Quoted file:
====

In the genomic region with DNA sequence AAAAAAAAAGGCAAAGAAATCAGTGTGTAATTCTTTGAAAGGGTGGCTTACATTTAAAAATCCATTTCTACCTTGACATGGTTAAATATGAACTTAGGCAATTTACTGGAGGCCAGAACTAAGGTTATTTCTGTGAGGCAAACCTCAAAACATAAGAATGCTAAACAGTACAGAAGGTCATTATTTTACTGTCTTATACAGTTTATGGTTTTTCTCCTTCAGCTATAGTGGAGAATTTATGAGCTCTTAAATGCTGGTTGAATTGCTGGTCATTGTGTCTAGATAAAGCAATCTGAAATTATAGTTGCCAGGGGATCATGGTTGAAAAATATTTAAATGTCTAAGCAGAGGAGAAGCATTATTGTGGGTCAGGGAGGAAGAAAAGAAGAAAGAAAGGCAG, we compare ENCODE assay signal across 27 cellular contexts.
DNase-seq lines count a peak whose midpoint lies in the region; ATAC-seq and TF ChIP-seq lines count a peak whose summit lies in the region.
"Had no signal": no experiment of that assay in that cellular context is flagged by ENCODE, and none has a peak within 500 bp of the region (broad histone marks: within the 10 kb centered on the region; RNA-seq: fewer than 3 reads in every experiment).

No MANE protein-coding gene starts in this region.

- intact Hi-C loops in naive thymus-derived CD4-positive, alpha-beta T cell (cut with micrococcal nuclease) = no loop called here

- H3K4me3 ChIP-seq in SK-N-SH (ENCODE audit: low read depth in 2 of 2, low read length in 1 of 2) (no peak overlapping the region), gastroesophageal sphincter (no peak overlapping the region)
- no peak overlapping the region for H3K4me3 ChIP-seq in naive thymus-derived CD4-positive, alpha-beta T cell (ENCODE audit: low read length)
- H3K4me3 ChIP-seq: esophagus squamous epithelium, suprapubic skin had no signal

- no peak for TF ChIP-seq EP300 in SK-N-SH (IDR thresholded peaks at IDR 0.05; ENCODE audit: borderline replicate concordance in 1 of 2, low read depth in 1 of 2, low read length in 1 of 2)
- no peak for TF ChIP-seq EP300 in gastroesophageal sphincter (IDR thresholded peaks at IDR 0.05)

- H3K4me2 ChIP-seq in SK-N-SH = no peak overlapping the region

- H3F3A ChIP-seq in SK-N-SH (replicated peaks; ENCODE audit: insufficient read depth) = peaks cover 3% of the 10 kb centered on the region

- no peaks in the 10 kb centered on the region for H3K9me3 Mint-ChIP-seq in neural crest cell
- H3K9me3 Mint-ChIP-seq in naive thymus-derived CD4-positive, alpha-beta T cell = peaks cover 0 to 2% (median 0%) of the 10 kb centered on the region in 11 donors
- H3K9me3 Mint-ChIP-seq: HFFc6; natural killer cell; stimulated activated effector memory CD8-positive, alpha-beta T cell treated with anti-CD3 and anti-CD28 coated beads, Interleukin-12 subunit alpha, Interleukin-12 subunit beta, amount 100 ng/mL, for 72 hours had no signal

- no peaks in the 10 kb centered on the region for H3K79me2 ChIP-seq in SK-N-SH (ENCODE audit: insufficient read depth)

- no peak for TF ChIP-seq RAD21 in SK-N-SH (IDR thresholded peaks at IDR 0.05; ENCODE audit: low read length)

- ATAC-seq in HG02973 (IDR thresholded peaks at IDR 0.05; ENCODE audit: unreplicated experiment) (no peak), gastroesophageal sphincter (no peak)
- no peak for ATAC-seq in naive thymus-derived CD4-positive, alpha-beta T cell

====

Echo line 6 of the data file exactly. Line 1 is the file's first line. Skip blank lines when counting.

- H3K4me3 ChIP-seq in SK-N-SH (ENCODE audit: low read depth in 2 of 2, low read length in 1 of 2) (no peak overlapping the region), gastroesophageal sphincter (no peak overlapping the region)